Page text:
21 Some empirical observations about tort system in the U.S.
22 U.S. tort systemIn 1990s, tort cases passed contract cases as most common form of lawsuitMost handled at state level: in 1994, 41,000 tort cases resolved in federal courts, 378,000 in state courts in largest 75 countiesMost involve a single plaintiff (many contract cases involve multiple plaintiffs)Among tort cases in 75 largest U.S. counties…60% were auto accidents17% were “premises liability” (slip-and-fall in restaurants, businesses, government offices, etc.)5% were medical malpractice3% were product liability
23 U.S. tort system Punitive damages historically very rare , punitive damages in product liability cases were awarded 353 timesAverage damage award was $625,000, reduced to $135,000 on appealAverage punitive damages only slightly higher than compensatoryIn many states, punitive damages limited, or require higher standard of evidenceCivil suits generally require “preponderance of evidence”In many states, punitive damages require “clear and convincing” evidence
24 U.S. tort system Medical malpractice New York study in 1980s: 1% of hospital admissions involved serious injury due to negligent careSome estimates: 5% of total health care costs are “defensive medicine” – procedures undertaken purely to prevent lawsuitsSome states have considered caps on damages for medical malpractice
25 U.S. tort system Product liability Recent survey of CEOs: “liability concerns caused 47% of those surveyed to drop one or more product lines, 25% to stop some research and development, and 39% to cancel plans for a new product.”Liability standard for product-related accidents is “strict products liability”Manufacturer is liable if product determined to be defectiveDefect in designDefect in manufactureDefect in warningCooter and Ulen cite a recent product liability survey of CEOs finding that “liability concerns caused 47% of those surveyed to drop one or more product lines, 25% to stop some research and development, and 39% to cancel plans for a new product.”The liability standard in many product-related accidents is “strict products liability”, which holds that a manufacturer is liable if the product is determined to have been defective. This can take three forms:a defect in design – as in cases where the design of a car’s gas tank made it liable to explodea defect in manufacture – a bolt is left off a lawn mower during assembly, or not tightened all the way; a piece flies off and injures a usera defect in warning – the manufacturer fails to warn consumers about the dangers the product posesOne might expect precaution to be pretty unilateral – the manufacturer designs and builds the product – and so a strict liability rule might make senseHowever, there are elements of bilateral precautionPeople get injured turning their lawnmowers sideways to trip hedges.C&U suggest holding manufacturers strictly liable for defective design, manufacture, or warnings, but not liable when victims misuse the product or “voluntarily assume the risk of injury”(This is strict liability with a defense of contributory negligence)(Basically, holding the manufacturer liable in these cases means forcing them to provide insurance for their customers, which is probably inefficient.)They discuss attempts to reform product liability laws, in response to rising rates for liability insurance; some states put caps on damages. They give some unconvincing numbers, but point out that product-liability insurance costs are on the order of a quarter of a cent for each dollar of purchase price, which doesn’t seem all that problematic.As I mentioned the other day, if you’re interested, the paper by Schwartz spends some time looking at evidence of the effect of tort law – that is, how actual accident rates have responded to changes in liability rules – in a number of different industries.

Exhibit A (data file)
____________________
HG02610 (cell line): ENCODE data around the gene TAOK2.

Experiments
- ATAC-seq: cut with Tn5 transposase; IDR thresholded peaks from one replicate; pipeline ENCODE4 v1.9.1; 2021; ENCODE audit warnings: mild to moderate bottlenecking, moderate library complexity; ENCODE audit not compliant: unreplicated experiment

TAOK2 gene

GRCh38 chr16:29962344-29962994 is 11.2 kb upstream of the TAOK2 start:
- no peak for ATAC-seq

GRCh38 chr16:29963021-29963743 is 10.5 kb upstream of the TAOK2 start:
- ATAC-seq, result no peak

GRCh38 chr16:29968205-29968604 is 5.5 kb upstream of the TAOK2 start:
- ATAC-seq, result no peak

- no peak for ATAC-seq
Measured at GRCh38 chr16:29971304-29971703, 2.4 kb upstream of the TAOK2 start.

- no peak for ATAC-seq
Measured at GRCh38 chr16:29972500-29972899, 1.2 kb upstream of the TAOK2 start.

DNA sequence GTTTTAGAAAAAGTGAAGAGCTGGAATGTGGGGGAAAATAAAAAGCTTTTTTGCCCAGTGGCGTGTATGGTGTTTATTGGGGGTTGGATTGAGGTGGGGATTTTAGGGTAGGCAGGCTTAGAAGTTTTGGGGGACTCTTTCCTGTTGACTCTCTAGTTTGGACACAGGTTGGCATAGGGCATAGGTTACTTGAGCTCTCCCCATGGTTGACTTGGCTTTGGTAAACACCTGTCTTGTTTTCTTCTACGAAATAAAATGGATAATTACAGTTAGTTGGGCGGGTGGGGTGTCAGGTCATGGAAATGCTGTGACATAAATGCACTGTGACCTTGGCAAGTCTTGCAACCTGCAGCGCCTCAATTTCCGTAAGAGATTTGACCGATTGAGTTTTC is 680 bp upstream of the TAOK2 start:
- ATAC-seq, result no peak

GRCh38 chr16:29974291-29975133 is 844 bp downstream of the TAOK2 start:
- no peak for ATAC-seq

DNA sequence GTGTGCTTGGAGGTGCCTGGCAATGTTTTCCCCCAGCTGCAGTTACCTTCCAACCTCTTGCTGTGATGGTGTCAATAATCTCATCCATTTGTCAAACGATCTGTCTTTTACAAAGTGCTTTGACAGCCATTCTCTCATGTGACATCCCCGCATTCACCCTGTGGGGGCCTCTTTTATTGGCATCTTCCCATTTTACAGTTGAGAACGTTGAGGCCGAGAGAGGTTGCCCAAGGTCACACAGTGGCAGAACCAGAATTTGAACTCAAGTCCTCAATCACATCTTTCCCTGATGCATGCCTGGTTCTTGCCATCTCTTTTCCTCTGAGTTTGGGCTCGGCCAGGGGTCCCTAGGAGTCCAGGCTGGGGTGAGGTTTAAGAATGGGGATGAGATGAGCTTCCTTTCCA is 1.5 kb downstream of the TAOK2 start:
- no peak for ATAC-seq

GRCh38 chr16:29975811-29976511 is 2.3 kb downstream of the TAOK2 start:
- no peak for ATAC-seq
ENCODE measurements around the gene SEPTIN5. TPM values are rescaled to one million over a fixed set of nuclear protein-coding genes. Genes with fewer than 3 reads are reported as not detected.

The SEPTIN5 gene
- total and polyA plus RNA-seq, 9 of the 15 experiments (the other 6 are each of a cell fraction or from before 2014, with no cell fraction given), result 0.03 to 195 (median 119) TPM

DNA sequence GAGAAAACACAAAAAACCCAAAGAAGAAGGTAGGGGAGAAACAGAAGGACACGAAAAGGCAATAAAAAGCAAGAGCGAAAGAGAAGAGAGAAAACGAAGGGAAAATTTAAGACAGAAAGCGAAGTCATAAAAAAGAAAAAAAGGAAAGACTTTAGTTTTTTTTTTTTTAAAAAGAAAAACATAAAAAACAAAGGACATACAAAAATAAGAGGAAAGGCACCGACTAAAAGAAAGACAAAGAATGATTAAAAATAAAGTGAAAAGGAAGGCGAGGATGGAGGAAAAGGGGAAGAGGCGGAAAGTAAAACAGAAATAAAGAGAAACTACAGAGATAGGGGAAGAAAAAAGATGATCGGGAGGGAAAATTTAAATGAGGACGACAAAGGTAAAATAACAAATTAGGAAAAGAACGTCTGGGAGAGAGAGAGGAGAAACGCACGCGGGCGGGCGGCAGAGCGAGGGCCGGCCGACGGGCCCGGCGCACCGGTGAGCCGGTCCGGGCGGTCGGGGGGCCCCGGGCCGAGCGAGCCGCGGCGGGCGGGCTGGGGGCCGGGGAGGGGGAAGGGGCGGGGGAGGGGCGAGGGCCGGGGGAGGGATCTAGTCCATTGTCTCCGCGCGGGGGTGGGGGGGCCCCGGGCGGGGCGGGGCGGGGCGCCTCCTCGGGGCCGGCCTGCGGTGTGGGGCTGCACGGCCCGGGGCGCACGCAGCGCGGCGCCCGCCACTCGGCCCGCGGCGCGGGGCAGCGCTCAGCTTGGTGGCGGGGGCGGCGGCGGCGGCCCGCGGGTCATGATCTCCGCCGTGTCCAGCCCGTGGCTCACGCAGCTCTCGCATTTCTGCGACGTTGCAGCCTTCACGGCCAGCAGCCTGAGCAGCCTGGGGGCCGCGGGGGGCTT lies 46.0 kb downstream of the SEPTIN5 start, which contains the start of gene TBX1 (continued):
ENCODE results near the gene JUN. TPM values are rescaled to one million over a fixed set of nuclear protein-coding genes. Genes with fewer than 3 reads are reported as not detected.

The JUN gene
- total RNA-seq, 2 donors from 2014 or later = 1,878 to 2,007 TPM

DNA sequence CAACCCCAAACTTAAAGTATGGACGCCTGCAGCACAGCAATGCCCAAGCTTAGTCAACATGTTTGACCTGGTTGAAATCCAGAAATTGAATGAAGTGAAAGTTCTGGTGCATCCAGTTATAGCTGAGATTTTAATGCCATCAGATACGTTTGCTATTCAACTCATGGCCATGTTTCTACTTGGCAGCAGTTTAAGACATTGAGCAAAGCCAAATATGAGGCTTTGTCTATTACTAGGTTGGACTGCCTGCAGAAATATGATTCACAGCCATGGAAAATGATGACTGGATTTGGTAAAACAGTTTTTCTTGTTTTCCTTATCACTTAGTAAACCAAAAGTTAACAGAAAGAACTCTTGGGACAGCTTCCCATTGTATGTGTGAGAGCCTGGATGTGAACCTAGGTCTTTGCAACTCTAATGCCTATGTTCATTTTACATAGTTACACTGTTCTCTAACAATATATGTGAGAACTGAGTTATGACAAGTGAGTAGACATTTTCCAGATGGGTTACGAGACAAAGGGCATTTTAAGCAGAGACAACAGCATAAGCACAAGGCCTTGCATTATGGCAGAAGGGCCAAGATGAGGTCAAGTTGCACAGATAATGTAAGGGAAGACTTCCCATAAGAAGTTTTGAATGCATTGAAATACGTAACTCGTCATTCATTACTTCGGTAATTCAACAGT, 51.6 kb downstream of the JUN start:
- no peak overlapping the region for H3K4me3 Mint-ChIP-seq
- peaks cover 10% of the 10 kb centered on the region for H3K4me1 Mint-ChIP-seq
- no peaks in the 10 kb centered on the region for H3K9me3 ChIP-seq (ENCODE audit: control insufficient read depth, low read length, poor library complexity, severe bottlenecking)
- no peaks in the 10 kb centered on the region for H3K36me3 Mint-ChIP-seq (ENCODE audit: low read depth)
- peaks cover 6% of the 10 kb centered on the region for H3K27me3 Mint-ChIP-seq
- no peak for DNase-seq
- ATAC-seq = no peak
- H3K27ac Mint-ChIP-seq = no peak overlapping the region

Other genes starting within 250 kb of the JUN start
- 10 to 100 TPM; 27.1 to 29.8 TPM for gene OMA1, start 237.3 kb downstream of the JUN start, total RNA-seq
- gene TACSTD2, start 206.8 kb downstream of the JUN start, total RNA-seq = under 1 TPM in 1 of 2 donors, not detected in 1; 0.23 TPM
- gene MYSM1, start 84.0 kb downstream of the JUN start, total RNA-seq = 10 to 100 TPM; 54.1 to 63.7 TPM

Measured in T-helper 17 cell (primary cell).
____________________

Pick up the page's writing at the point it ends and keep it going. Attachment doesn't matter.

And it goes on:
26 Vaccines Most vaccines are weakened version of disease itself Make you much less likely to acquire the diseaseBut often come with very small chance of contracting disease directly from vaccineSabin polio vaccine wiped out polio, but caused 1 in 4,000,000 people vaccinated to contract polio1974 case established maker had to warn about riskSince then, some people were awarded damages after their children developed polio from vaccineIf liability can’t be avoided, built into cost of the drugAnd discourages companies from developing vaccinesRecall a silly example from several lectures ago:I stop a friend to chat in the street, he later gets hit by a falling safe that wouldn’t have hit him if we hadn’t talkedIn a sense, I caused his deathbut I didn’t raise the ex-ante probability of it happening (I was as likely to cause him to miss the safe as to get hit by it), so I shouldn’t be held liable.Liability for vaccines is sort of an analogous situationMany vaccines for diseases are based on a weakened version of the disease itself, causing your body to develop a natural immunity to it.Thus, while they make you much less likely for you to acquire the disease, there is usually a very slim chance of contracting the disease directly from the vaccine.For example, the Sabin polio vaccine, which replaced the weaker Salk vaccine and basically wiped out polio, also causes 1 out of every 4,000,000 people who receive the vaccination to contract polio.A 1974 case established that the maker had to warn its consumers about this risk; since then, vaccines always come with warnings about the risks.Since then, however, a couple of people have been awarded damages after their children developed polio from the vaccine.If liability cannot be avoided through due care and warnings, it ends up built into the cost of the drug.Worse, it discourages companies from developing beneficial vaccines.The book gives a couple of examples – a 1976 outbreak of swine flu, and a more recent shortage of a vaccine against whooping cough – where a company refused to market a vaccine because it could not get liability insurance.In the first case, the government stepped in, basically ordering the company to produce the vaccine and assuming liability for itself.